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China Huaren Organic Products, Inc. · 10KSB · For 12/31/97

Filed On 4/1/98   ·   Accession Number 931947-98-17   ·   SEC File 0-25380

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  As Of                Filer                Filing    For/On/As Docs:Size

 4/01/98  China Huaren Organic Prods, Inc.  10KSB      12/31/97    3:147K

Annual Report — Small Business   —   Form 10-KSB
Filing Table of Contents

Document/Exhibit                   Description                      Pages   Size 

 1: 10KSB       Annual Report -- Small Business                       44±   203K 
 2: EX-10       Material Contract                                     12±    52K 
 3: EX-27       Financial Data Schedule                                1      5K 


10KSB   —   Annual Report — Small Business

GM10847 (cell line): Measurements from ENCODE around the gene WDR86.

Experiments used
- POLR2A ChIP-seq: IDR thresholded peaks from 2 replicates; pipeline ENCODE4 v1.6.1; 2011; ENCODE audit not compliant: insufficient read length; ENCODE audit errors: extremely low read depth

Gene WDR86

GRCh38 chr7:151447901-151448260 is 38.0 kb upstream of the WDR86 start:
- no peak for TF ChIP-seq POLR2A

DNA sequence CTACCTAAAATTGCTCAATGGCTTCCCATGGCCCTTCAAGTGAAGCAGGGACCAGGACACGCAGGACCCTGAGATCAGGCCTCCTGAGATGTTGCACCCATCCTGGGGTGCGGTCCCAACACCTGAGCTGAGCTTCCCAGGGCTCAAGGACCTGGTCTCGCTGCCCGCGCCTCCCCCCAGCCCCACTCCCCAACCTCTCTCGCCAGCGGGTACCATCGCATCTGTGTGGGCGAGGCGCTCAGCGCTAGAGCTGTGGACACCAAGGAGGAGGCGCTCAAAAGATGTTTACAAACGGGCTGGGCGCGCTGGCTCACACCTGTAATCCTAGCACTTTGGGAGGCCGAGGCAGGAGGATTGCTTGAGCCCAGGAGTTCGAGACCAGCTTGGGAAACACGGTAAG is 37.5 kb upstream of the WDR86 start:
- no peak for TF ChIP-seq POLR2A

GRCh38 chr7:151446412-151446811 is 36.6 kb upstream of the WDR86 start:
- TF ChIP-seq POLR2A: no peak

Document Table of Contents

Page (sequential) | (alphabetic) Top
 
11st Page   -   Filing Submission
"Item 1. Business
"Item 1. Employees
"Item 2. Properties
"Item 3. Legal Proceedings
"Item 4. Submission of Matters to A Vote of Security Holders
"Item 5. Market for Registrant's Common Equity and Related Stockholder Matters
"Item 6. Management's Discussion and Analysis of Results of Operations and Financial Condition
"Item 8. Changes in and Disagreements With Accountants on Accounting and Financial Disclosure
"Earnings per Share